The focus of the struggle in Alcoa shifted then to Piedras Negras where there is a union, though a grossly ineffective one that represents the company’s interests (the Confederación de Trabajadores Mexicanos or CTM has been known to negotiate lower wages and to recommend that workers accept less than legal severance pay!!), and where workers seeking an independent voice have managed to win two elections, one in each of Alcoa’s Piedras Negras factories. The elections placed pro-worker representatives on the CTM’s union committees. In October, Alcoa fired 20 people for organizing, among them 4 of the 5 new union reps. Not only is Alcoa the world’s biggest producer of aluminum, it’s a Fortune 100 company and its former CEO is Bush’s Secretary of the Treasury. They easily control the media and deny their attacks on workers’ rights because no one ever hears the other side of the story. They are trying to crush a democratic movement for dignity and autonomy. But look out, Alcoa…
La Ley Federal de Trabajo vive! Tienen derechos!
WHAT THE LABOR LAW SAYS ABOUT MOTHERS’ RIGHTS
The women workers will have the following rights:
I. During pregnancy, they will not do work that demands considerable force and significant danger for their health in relation to pregnancy, such as lifting, pulling or pushing heavy weights, such as work that produces vibration, or requires them to stand for long periods of time or work or do work that can alter their physical or mental (nervous) state.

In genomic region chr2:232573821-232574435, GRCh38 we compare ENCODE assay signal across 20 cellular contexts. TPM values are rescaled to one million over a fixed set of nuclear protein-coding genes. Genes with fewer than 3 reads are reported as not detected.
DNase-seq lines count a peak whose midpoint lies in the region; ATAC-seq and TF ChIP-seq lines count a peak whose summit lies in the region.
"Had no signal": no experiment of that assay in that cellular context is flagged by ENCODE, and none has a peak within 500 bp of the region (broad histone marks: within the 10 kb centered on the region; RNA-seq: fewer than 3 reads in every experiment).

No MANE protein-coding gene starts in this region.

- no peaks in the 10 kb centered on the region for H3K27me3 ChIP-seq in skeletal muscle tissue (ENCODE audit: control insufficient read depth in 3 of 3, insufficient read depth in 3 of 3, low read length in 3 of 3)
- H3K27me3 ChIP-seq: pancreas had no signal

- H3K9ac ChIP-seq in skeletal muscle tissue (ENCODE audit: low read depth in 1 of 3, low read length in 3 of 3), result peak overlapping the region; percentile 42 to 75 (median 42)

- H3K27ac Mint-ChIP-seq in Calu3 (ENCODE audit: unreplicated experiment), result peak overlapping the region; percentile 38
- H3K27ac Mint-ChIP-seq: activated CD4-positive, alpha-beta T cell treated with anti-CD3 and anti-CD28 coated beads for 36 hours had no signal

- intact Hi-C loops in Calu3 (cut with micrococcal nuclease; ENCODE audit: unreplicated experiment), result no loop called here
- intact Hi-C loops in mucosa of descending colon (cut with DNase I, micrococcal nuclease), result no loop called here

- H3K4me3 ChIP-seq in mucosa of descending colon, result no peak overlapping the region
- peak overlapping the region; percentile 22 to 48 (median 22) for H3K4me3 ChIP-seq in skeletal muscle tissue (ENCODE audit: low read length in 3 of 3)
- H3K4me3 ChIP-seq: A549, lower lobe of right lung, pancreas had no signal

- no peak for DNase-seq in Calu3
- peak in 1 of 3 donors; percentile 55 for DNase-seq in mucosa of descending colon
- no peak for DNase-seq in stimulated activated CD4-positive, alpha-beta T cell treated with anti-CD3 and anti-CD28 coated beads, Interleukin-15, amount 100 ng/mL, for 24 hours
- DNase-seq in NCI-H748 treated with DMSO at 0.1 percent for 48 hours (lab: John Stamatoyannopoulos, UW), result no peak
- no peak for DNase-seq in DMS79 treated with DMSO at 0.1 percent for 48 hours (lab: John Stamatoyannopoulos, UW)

II. They will enjoy a rest of six weeks before and after the birth.
III. The rest period referred to above will be extended as necessary in cases where work is impossible because of the pregnancy or birth.
IV. In the period of lactation, they will take two extra rest periods per day, each of a half hour, to feed their children in a hygienic place set aside by the company.
V. During the period of rest referred to in section II, above, they will receive their whole salary. In extended periods of rest, mentioned in section III, they will have the right to 50% of their salary for a period of no more than 70 days.
VI. To return to the position that they were filling, no more than a year will have elapsed from the date of departure; and .
VII. Both the pre- and post-natal period will count in